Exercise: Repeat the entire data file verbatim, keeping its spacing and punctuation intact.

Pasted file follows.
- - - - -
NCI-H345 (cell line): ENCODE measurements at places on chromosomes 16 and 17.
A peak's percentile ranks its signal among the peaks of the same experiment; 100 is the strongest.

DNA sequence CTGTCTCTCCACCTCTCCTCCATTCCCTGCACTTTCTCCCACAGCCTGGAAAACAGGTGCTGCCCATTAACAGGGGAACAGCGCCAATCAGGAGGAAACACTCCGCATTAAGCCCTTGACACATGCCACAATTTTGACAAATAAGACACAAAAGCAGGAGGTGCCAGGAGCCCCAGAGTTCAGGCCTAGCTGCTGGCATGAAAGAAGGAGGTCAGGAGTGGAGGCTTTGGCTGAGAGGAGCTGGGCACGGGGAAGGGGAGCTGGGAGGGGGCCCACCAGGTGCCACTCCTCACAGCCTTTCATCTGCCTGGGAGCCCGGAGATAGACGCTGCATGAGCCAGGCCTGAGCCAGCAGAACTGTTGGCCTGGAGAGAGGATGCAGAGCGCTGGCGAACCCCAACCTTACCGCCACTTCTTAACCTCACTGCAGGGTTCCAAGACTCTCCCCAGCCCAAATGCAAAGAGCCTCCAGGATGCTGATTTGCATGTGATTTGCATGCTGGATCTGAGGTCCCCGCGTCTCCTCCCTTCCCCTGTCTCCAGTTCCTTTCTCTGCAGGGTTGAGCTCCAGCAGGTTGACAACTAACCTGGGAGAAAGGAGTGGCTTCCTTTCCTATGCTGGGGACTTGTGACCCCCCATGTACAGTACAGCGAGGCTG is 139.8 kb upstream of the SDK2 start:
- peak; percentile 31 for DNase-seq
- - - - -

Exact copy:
NCI-H345 (cell line): ENCODE measurements at places on chromosomes 16 and 17.
A peak's percentile ranks its signal among the peaks of the same experiment; 100 is the strongest.

DNA sequence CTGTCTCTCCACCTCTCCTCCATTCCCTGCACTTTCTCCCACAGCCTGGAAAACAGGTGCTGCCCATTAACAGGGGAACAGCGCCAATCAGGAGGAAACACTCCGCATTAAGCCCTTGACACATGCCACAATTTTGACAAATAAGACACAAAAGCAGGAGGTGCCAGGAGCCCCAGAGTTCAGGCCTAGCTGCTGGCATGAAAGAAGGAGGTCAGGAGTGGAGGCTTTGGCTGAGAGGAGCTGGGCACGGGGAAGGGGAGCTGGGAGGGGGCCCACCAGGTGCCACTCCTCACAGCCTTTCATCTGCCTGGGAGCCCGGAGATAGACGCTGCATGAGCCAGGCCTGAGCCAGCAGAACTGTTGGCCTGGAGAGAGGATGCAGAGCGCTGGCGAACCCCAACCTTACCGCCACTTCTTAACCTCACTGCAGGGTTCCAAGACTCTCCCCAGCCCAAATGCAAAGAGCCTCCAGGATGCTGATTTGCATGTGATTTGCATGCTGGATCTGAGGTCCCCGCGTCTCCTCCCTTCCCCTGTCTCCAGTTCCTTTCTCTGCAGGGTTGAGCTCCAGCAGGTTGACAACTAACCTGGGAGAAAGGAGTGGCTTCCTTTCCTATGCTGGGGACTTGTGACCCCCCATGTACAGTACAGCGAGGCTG is 139.8 kb upstream of the SDK2 start:
- peak; percentile 31 for DNase-seq